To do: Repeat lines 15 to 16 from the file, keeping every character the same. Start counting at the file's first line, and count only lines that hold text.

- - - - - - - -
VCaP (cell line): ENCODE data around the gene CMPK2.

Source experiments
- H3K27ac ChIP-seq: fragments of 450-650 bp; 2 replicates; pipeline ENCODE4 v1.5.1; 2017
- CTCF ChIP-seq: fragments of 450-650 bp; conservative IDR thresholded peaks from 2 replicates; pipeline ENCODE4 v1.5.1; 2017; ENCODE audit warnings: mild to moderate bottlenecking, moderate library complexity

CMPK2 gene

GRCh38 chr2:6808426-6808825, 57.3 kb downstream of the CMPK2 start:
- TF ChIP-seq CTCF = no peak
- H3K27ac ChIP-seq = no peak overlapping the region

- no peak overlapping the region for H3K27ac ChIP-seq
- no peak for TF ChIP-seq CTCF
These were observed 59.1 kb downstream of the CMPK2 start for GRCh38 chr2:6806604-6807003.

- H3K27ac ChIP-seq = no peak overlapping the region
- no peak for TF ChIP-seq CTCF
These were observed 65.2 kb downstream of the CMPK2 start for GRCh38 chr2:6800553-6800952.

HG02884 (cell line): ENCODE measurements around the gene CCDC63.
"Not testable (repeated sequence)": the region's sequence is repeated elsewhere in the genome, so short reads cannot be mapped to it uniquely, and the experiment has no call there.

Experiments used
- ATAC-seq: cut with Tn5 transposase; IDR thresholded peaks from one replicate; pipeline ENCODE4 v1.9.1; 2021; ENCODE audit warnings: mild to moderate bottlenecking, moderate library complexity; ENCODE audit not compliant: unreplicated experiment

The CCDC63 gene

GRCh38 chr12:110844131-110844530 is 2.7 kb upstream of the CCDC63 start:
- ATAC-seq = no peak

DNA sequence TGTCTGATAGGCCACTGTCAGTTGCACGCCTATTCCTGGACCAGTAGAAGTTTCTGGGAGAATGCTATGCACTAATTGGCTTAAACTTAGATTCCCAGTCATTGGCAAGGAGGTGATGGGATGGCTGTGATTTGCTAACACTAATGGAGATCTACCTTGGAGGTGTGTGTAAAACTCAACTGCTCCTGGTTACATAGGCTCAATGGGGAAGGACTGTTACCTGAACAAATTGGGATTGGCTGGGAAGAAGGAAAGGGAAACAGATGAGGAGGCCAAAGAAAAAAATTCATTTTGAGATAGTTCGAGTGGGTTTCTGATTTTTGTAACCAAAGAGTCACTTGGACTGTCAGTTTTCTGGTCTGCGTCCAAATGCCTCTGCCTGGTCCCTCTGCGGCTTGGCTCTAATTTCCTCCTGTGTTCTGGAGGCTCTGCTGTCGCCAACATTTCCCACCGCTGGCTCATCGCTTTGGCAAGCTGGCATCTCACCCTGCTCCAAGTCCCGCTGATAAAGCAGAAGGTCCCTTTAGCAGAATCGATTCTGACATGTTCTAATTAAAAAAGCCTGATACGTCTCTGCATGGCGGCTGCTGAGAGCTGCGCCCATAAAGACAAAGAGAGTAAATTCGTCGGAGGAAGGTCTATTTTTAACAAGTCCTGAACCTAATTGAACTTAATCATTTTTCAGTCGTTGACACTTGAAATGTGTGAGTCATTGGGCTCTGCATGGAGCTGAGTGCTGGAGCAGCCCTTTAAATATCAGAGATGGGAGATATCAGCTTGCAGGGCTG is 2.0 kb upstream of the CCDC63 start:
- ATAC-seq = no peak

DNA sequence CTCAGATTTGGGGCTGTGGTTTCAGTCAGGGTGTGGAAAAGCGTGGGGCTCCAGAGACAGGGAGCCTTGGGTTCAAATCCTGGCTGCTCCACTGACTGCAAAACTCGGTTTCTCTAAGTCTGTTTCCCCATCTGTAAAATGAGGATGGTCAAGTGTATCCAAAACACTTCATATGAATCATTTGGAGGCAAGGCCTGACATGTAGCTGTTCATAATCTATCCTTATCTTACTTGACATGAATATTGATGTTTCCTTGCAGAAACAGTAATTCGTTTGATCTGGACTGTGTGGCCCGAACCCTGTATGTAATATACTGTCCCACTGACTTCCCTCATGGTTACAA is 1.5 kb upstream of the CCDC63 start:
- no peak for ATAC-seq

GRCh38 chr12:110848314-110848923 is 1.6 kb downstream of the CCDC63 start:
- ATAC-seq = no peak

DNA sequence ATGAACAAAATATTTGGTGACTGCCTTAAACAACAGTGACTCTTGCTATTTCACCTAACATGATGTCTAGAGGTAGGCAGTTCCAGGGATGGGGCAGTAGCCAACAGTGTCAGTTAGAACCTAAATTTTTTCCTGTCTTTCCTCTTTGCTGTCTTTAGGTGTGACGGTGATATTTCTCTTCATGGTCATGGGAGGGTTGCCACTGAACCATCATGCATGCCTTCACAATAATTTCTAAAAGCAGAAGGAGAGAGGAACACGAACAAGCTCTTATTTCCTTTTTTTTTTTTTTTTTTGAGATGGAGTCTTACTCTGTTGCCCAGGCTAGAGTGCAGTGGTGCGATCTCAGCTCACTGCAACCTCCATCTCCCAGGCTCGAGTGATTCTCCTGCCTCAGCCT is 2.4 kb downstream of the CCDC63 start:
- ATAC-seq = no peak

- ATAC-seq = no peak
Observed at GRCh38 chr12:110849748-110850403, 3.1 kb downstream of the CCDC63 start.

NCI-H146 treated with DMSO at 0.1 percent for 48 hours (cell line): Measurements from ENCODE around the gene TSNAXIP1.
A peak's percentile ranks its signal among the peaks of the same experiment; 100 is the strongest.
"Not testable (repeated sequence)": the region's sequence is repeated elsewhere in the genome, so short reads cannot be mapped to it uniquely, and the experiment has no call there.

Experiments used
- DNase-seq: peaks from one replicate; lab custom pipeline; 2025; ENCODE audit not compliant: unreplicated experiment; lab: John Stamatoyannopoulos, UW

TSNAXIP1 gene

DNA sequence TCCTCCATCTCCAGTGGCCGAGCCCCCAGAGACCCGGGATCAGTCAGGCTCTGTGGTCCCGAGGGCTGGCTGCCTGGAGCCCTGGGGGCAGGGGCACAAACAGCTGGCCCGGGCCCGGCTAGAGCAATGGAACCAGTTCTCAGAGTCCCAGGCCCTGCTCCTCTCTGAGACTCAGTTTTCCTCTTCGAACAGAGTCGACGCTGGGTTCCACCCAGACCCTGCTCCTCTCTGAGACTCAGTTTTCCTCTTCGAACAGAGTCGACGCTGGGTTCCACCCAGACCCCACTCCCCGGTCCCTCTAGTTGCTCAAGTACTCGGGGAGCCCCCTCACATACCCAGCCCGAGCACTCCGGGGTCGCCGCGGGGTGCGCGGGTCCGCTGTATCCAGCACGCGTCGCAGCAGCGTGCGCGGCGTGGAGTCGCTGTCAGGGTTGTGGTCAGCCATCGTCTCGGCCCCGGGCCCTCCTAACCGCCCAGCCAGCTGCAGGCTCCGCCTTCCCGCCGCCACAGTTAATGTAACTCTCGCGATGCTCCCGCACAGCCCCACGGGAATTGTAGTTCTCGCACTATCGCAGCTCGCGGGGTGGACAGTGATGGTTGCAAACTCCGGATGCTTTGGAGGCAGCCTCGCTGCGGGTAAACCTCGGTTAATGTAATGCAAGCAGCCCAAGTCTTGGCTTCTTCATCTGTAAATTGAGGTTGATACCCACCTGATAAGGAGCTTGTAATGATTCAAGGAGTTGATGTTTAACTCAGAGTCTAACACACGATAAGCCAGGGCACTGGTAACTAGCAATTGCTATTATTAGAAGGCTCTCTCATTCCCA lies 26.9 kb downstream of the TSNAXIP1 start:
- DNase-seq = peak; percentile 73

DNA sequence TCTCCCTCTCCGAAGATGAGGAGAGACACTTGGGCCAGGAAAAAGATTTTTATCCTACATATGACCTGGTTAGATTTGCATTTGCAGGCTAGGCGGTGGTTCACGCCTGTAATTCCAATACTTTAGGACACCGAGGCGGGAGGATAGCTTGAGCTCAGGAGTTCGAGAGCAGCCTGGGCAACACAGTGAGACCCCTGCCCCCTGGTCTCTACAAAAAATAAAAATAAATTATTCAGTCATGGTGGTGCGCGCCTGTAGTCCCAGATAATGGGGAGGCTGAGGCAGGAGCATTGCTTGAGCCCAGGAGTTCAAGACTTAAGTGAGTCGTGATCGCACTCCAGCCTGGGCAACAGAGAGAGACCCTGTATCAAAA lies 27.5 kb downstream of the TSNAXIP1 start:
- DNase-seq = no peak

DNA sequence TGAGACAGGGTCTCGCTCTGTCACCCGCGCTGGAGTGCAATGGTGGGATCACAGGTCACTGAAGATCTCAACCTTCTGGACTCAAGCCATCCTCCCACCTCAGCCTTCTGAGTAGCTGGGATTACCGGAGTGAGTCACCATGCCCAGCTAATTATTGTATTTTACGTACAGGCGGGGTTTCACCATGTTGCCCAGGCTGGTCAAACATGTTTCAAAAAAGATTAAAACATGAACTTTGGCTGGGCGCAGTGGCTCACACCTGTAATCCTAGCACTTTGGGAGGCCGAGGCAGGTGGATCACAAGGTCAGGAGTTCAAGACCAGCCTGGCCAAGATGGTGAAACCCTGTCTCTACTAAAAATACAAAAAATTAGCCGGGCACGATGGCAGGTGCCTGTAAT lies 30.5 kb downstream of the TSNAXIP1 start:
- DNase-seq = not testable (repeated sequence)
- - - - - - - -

HG02884 (cell line): ENCODE measurements around the gene CCDC63.
"Not testable (repeated sequence)": the region's sequence is repeated elsewhere in the genome, so short reads cannot be mapped to it uniquely, and the experiment has no call there.